yet I was perplexed to decide how, if God had not given life to unbelievers, they could possibly make God a liar, by believing that he had not. My mind was incessantly exercised, and greatly embarrassed upon this question. What is it to make any one a liar, but to deny the truth of what he has said? But if God had nowhere said, he had given life to unbelievers, how could the unbeliever make God a liar? The stronger this argument seemed in favor of the grace and love of God, the more distressed and unhappy 1 became ; and most earnestly did I wish that Mr. Mason's pamplilet might contain something that was more rational, more scriptural, than a mere pun; that he might be able to adduce proof positive, that the gift of God, which is everlasting life, was never given to any but believers. I was indisputably assured, that I myself was a believer; and right precious did I hold my exclusive property in the Son of God.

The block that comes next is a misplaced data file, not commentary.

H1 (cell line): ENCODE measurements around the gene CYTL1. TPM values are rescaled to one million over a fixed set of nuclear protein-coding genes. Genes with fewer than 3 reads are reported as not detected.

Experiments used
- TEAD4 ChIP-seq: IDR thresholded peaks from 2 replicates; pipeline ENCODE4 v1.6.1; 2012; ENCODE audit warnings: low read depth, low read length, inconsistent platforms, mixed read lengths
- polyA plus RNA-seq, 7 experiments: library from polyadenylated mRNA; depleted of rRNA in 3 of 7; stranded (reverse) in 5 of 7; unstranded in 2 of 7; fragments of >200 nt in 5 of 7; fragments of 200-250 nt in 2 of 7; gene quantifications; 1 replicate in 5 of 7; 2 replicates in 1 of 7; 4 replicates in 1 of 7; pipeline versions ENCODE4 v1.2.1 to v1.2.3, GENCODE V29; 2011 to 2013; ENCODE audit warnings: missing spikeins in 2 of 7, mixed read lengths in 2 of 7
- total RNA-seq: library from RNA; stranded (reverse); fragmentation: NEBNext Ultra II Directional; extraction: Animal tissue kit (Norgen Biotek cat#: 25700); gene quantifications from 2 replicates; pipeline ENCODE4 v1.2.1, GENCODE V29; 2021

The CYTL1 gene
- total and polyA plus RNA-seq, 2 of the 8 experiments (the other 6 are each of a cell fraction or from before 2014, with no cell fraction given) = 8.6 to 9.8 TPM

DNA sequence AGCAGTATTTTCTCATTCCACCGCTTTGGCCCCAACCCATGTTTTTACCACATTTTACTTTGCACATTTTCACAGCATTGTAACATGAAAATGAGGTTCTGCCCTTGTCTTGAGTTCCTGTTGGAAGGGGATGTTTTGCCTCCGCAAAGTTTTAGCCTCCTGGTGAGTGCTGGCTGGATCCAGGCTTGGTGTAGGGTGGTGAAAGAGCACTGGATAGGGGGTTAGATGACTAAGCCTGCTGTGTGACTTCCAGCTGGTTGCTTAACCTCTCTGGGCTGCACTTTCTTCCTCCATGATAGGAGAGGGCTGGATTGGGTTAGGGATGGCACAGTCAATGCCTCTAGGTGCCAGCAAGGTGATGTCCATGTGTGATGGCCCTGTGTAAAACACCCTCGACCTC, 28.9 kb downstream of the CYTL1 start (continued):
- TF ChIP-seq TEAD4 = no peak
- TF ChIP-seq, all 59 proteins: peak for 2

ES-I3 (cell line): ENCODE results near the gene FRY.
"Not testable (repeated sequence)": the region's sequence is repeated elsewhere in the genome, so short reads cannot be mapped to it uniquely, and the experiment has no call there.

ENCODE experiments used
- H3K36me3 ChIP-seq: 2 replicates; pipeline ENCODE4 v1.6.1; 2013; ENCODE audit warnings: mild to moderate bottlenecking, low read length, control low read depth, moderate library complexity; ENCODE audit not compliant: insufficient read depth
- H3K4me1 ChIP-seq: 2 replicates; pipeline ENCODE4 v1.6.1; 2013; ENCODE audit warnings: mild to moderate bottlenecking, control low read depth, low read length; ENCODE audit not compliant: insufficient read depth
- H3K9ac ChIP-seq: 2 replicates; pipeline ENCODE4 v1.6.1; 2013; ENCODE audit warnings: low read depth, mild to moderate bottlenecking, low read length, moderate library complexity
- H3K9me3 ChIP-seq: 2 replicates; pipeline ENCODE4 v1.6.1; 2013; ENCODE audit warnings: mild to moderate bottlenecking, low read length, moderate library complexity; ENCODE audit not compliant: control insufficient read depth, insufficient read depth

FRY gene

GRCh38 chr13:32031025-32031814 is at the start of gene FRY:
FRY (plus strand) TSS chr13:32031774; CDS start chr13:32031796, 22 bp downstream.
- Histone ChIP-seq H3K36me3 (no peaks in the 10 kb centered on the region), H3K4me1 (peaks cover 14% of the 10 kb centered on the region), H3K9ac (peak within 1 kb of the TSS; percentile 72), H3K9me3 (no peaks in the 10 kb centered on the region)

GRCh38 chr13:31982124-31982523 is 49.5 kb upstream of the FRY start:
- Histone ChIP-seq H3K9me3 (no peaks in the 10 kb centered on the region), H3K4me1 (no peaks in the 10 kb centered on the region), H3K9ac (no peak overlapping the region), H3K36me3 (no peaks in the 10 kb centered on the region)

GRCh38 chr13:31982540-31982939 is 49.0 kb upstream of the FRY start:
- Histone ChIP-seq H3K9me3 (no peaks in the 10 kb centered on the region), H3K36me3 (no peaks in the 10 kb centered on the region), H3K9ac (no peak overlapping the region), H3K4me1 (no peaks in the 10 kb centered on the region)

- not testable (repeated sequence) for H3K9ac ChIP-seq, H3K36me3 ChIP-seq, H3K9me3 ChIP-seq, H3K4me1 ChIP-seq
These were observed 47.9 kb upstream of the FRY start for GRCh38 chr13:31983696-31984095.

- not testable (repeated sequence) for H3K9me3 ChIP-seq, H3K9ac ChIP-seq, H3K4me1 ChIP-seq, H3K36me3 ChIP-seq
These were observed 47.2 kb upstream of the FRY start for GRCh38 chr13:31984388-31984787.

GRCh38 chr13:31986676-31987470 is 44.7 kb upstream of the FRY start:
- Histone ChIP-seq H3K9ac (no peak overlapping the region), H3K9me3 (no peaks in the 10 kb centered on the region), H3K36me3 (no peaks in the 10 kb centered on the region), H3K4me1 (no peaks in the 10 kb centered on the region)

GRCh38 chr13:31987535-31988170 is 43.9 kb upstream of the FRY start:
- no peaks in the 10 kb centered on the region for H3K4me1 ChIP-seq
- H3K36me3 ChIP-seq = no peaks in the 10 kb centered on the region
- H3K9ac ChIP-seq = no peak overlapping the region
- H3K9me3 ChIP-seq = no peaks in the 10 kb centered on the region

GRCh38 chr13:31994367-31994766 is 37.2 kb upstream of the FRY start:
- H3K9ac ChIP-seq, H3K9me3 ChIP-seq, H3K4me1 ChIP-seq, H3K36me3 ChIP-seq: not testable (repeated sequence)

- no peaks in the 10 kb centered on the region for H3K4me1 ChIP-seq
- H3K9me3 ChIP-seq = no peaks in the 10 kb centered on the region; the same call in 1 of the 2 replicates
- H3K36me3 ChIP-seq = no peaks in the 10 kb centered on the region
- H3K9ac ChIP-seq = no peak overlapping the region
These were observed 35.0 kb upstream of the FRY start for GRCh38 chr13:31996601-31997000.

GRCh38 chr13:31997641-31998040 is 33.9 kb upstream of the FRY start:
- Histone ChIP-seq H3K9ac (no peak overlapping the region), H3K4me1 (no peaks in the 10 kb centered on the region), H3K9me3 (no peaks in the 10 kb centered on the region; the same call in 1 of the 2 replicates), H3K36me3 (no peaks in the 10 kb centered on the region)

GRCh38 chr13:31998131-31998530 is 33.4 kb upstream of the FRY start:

At the appointed time, I met Mr. Mason in the vestry. 'Well, sir, I presume you have read my manuscript?' I have, sir, and I have read it repeatedly. Well, sir, speak freely, is there any thing in the manuscript which you dislike?' Why, sir, as you are so good as to indulge me with the liberty of speaking, I will venture to point out one passage, which appears to me not sufficiently clear. Pardon me, sir, but surely argument, especially upon religious subjects, is preferable to ridicule, to punning upon the name of an author.